Pecan Ricotta Waffles

  • 1/2 cup whole milk ricotta cheese
  • 2 tbsp. whole wheat pastry flour (or brown rice flour, almond meal, rolled oats, buckwheat flour…etc.)
  • 1 tbsp. ground pecans
  • 1 tbsp. sugar, honey, or light brown sugar (or less, if you prefer more savory waffles)
  • 1 tsp. baking powder
  • 2 egg whites and 1 egg yolk
  • 1 tsp. vanilla extract

In a large bowl, combine the ricotta cheese, egg yolk, and vanilla extract. Set aside.

In a separate bowl, mix together the flour, baking powder, sugar, ground pecans, and a pinch of salt.

Whip the egg whites with a pinch of salt and beat until soft peaks form.

Fold the ricotta mixture into the dry ingredients. The batter will seem very stiff at this point.

Gently fold the beaten egg whites into the batter.

Cook in a preheated waffle iron according to the manufacturer’s directions. In my waffle iron, they take about 2-3 minutes to get nice and golden brown. If they seem slightly soft when you remove them from the waffle iron, just put them in a warm oven or toaster for a minute or two to crisp up the outside. Leftovers freeze pretty well and take about 3-4 minutes in the toaster oven to reheat.

Bust out the maple syrup and enjoy. These are already on the lightly sweet side, so go light on the syrup. I barely used a teaspoon on these and it probably didn’t even need it. They’re also good with peanut butter, bananas, berries, jam, and probably whatever other toppings you can dream up. I personally like something crunchy like more chopped nuts or some chopped, crisp bacon on top.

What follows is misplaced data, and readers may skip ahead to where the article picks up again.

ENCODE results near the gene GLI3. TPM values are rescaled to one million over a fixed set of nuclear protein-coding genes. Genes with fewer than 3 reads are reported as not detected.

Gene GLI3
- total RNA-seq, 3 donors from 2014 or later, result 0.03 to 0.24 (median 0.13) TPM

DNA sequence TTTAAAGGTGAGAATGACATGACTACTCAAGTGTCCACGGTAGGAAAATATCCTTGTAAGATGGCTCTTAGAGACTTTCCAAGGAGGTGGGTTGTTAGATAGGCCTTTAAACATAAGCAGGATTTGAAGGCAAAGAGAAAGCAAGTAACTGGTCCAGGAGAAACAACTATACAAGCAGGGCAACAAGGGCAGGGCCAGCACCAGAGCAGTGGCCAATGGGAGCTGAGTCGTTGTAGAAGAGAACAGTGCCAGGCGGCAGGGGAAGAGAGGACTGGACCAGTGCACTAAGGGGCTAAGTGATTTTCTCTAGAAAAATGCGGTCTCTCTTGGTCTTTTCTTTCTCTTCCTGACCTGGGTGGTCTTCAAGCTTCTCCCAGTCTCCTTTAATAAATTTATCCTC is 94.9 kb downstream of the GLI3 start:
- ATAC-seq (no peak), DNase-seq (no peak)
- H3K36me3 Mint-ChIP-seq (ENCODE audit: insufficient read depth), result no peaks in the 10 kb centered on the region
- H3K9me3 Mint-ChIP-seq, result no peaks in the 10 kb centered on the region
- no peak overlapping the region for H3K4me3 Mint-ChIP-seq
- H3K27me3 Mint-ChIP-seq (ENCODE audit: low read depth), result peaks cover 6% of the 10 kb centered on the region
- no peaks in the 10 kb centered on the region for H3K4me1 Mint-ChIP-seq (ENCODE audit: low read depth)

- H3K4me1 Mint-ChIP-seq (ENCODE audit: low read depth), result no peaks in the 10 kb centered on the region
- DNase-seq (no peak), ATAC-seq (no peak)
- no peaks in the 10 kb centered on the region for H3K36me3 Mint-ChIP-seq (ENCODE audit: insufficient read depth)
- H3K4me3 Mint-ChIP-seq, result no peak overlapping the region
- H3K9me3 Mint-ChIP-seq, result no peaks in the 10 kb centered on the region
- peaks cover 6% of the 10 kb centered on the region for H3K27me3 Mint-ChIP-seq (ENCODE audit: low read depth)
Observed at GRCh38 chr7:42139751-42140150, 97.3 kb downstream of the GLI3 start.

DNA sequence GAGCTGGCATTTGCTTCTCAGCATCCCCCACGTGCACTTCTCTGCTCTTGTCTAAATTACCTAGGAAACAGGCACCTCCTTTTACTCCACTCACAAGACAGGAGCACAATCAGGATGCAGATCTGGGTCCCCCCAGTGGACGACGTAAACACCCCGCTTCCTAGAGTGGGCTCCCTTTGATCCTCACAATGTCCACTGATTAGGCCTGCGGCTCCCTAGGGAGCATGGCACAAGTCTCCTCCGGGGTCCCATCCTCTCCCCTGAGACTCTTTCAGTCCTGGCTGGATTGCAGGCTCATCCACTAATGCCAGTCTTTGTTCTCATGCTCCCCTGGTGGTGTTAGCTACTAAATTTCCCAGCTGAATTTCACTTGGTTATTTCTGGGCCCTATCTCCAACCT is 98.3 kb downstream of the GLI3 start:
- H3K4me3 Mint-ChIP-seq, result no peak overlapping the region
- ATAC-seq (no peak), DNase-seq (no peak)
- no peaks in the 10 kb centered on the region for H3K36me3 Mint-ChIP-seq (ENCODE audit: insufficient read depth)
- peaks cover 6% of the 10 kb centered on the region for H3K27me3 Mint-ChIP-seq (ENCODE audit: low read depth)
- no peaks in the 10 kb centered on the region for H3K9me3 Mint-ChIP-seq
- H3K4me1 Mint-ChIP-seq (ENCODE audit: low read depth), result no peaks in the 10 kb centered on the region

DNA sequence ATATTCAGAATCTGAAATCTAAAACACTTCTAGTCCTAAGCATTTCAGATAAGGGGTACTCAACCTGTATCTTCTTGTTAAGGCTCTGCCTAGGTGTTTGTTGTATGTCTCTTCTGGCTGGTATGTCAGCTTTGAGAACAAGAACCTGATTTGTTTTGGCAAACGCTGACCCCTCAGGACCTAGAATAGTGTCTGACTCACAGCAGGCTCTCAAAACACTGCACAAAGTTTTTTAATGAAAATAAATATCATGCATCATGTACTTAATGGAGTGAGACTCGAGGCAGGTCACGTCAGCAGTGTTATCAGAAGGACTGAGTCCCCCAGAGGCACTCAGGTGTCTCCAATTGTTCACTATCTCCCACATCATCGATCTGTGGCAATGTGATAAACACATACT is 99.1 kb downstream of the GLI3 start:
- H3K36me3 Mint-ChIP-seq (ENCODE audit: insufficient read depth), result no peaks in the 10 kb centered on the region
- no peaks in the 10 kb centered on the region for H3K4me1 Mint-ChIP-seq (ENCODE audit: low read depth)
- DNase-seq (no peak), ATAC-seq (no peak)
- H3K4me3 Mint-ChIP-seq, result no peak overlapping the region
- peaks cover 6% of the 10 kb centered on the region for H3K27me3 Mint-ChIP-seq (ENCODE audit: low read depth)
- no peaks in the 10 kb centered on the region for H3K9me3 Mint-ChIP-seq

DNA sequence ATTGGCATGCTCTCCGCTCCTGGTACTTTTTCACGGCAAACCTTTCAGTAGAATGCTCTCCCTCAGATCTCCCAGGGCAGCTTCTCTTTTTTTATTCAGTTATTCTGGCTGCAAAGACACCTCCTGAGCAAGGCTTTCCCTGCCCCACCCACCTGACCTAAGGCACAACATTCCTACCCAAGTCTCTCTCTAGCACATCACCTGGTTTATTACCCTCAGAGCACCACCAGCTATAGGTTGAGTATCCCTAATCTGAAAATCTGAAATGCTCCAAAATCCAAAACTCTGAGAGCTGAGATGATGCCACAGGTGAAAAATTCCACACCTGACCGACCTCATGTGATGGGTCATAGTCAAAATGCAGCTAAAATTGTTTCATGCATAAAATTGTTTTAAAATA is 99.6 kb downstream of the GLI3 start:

Seriously, writing this post has already made me hungry for more of them! And at under 100 cal. per waffle, why not? Go to it, friends.

P.S. In case some time goes by and you wonder why you’re not getting your fix of food porn, just FYI Neen’s Notes is going on vacation for a little while.

“Why Neen? WHY would you do such a thing?”

Oh, I’ll be busy marrying my best friend, that’s all.

But don’t worry, I’ll write again in a few weeks…maybe about something tasty inspired by our honeymoon abroad. Until then, “mangia bene!”

Ciao for now,


Joe’s Confetti Cake with Vanilla Buttercream

21 Mar

Who here liked Funfetti cake as a kid? Okay, now who here still likes Funfetti cake as an adult? No shame in admitting it. There’s nothing quite like rainbow cake to bring some unanticipated cheer into our lives. And while that box of color speckled white cake is pretty tasty, the truth is that you can make it yourself with very little angst.